I am pleased to say that nothing much in Lakka or the rest of Paxos seemed to have changed much in the eleven years I had been away. The island is densely packed with pine and olive trees and quite a contrast to the barren look of some islands. This makes Paxos ideal for walking as there is plenty of shade available when you want it. And I certainly did plenty of walking, accompanied by my camera of course.

Local bus in Loggos
One of my favourite regular walks was the road walk to Loggos which took me around 35 minutes each way. Take either of the two roads that lead inland from Lakka to the point where they both meet up. Loggos is down the road to the left here (it's clearly signposted). This is quite a steep road curving its way down to sea level and the pretty village/harbour at Loggos where you will find a number of tavernas and shops. Of interest in Loggos is the old stone factory building to the left of the harbour -complete with a very tall chimney. Now semi derelict, this very photogenic building used to be an olive soap factory. For a great view down onto Loggos follow the road that goes up and behind the factory. Ignore the turning to the left but carry on foward to what now becomes a narrow footpath leading to an old WW2 defence post. Just before the pill box there is a path to the right which takes you out to the headland of the harbour giving you a panoramic view down onto the village. This walk was also notable for goat sightings (just on the outskirts of Lakka) and, on one occasion, a pair of snakes (just outside Loggos). The only time I have ever seen live snakes on a Greek island.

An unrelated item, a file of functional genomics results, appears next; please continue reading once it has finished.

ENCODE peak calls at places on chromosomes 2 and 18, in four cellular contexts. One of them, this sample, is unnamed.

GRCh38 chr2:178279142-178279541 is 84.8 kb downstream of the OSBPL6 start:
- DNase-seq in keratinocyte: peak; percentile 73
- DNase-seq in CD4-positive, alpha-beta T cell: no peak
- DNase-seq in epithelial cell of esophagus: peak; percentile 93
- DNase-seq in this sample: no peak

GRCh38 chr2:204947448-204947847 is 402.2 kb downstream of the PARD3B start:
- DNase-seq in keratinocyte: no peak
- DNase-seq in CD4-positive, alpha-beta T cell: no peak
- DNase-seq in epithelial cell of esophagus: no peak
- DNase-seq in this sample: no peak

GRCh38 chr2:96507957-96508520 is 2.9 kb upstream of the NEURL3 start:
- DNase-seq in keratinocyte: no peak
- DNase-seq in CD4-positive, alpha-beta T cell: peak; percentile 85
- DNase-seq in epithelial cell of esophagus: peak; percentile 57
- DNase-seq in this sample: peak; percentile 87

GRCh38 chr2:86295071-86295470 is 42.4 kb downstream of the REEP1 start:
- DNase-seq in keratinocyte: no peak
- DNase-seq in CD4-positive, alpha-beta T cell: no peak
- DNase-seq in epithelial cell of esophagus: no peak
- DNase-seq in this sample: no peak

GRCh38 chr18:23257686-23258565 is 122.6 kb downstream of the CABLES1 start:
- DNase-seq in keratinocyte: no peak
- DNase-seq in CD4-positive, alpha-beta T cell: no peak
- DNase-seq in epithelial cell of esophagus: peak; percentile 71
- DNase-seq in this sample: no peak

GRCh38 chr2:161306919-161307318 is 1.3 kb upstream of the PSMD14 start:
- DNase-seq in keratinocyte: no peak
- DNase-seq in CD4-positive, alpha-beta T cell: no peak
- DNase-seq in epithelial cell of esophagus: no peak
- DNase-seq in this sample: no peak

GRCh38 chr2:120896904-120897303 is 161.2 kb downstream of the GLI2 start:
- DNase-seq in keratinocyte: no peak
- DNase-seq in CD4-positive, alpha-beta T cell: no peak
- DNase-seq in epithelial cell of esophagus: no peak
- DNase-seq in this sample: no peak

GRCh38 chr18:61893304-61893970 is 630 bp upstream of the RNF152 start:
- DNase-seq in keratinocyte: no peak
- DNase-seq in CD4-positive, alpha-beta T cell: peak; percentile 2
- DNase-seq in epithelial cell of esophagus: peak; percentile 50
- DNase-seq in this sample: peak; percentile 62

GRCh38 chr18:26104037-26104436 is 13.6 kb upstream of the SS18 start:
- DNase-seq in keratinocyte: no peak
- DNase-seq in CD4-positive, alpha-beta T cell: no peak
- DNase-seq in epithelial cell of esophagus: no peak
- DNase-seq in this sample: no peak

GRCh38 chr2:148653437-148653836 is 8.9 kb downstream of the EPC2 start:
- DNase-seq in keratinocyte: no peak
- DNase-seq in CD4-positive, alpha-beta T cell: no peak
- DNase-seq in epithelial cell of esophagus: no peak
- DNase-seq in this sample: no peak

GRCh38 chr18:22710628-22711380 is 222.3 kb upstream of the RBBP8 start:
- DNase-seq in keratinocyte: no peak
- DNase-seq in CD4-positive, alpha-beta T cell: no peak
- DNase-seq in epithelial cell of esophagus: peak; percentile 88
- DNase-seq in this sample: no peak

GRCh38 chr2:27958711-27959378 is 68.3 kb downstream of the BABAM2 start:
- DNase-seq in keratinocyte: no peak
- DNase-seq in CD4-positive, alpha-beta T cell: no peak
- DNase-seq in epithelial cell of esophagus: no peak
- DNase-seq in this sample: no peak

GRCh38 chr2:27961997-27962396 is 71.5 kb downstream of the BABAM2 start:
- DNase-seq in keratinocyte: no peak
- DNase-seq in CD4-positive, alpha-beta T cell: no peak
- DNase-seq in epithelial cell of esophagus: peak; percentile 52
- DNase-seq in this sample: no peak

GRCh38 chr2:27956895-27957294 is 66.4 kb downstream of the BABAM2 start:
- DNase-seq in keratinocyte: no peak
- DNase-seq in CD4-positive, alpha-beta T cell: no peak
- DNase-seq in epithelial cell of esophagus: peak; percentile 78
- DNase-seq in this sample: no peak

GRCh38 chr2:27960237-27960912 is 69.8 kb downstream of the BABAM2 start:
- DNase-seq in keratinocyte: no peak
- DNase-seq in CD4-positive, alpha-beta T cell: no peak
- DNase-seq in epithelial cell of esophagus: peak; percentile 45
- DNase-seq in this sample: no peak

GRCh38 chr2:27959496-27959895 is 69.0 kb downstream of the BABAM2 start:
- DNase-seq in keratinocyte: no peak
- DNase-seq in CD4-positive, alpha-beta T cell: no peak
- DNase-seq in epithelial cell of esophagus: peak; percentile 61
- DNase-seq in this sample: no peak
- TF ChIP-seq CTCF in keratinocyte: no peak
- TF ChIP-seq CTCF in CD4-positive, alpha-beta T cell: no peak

Lakka harbour, Paxos

As well as the walks (I'll post more walk details later) do take a trip on the island bus which runs from Lakka to the capital of Gaios several times a day. For 5euros return this made for a fun outing and, as previously posted, you may get the spectacle of diners at Loggos having to vacate their seats as the bus negotiates the narrow harbour front road. When in Gaios turn left along the harbour front for a walk right up to the "new harbour" (where you will have arrived on the island). Just before reaching that look out for the, now closed Pegasus seaplane dock where you used to be able fly to and from Corfu. I would have liked to have tried that! As I said before, Gaios is much bigger and busier than Lakka and Loggos and whilst good for a day visit I was glad to be staying in lovely little Lakka.

The main beach at Lakka is Harami beach which you reach via a stone path at the left hand side of the harbour. This boasts an excellent taverna where I enjoyed a number of lunches of Saganaki and a cooling Mythos beer -with a great sea view. Another favourite lunch venue was the Albatross snack bar (better than it sounds) right where the path to Harami starts.

Paxos was everything I remembered from eleven years ago and more. Peaceful and friendly with lots of lovely walks to be had. The bad weather I encountered on arrival very soon passed and apart from the odd light shower (and a reported tornado -more likely a water funnel!) I enjoyed two weeks of glorious Greek sunshine.

Ilida II hydrofoil, Corfu harbour
My journey back to Corfu was this time on the fast hydrofoil Ilida II. Apart from the atrium like roofless centre of the craft you can also enjoy the fresh air and view from an open area at the stern -which was certainly where I spent my hour long journey. This was also good for getting photographs as we came into Kerkira harbour in Corfu.

Goatiness rating for Paxos still remains low as I only really saw the few outside Lakka -there's just too many trees to fit in the goats I suspect. Cockerel Count on this visit dropped from High to Medium (quite possibly because my rear facing appartment didn't really let me hear the dawn crowing as much as last time). I would have to place Paxos in my top four favourite Greek islands now and is certainly one I would seriously consider making a third trip to one day. Regards, David.